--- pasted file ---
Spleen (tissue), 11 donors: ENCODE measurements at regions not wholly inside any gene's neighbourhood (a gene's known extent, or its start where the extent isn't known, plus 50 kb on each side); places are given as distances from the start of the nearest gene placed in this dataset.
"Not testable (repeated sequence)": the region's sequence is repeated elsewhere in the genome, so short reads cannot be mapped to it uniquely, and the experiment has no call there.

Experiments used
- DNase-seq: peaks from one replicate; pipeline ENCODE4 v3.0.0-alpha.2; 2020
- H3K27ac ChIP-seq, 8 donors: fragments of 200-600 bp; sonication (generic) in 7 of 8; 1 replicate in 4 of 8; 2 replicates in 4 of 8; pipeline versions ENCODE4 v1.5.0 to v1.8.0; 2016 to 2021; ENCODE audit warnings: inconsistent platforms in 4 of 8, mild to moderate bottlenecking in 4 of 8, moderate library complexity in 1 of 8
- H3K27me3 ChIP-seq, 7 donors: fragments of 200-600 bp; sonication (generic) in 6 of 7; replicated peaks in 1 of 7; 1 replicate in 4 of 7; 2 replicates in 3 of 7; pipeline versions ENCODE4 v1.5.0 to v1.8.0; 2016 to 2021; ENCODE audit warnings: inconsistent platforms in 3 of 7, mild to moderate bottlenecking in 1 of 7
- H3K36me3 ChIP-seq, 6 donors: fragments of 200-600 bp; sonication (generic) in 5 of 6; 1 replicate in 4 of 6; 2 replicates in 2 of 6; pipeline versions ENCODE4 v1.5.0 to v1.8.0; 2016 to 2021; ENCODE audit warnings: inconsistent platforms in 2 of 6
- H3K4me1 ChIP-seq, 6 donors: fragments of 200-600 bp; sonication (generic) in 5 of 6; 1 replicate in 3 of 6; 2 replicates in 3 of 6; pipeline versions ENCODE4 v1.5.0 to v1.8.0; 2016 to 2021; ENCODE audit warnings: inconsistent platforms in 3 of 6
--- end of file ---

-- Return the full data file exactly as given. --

Spleen (tissue), 11 donors: ENCODE measurements at regions not wholly inside any gene's neighbourhood (a gene's known extent, or its start where the extent isn't known, plus 50 kb on each side); places are given as distances from the start of the nearest gene placed in this dataset.
"Not testable (repeated sequence)": the region's sequence is repeated elsewhere in the genome, so short reads cannot be mapped to it uniquely, and the experiment has no call there.

Experiments used
- DNase-seq: peaks from one replicate; pipeline ENCODE4 v3.0.0-alpha.2; 2020
- H3K27ac ChIP-seq, 8 donors: fragments of 200-600 bp; sonication (generic) in 7 of 8; 1 replicate in 4 of 8; 2 replicates in 4 of 8; pipeline versions ENCODE4 v1.5.0 to v1.8.0; 2016 to 2021; ENCODE audit warnings: inconsistent platforms in 4 of 8, mild to moderate bottlenecking in 4 of 8, moderate library complexity in 1 of 8
- H3K27me3 ChIP-seq, 7 donors: fragments of 200-600 bp; sonication (generic) in 6 of 7; replicated peaks in 1 of 7; 1 replicate in 4 of 7; 2 replicates in 3 of 7; pipeline versions ENCODE4 v1.5.0 to v1.8.0; 2016 to 2021; ENCODE audit warnings: inconsistent platforms in 3 of 7, mild to moderate bottlenecking in 1 of 7
- H3K36me3 ChIP-seq, 6 donors: fragments of 200-600 bp; sonication (generic) in 5 of 6; 1 replicate in 4 of 6; 2 replicates in 2 of 6; pipeline versions ENCODE4 v1.5.0 to v1.8.0; 2016 to 2021; ENCODE audit warnings: inconsistent platforms in 2 of 6
- H3K4me1 ChIP-seq, 6 donors: fragments of 200-600 bp; sonication (generic) in 5 of 6; 1 replicate in 3 of 6; 2 replicates in 3 of 6; pipeline versions ENCODE4 v1.5.0 to v1.8.0; 2016 to 2021; ENCODE audit warnings: inconsistent platforms in 3 of 6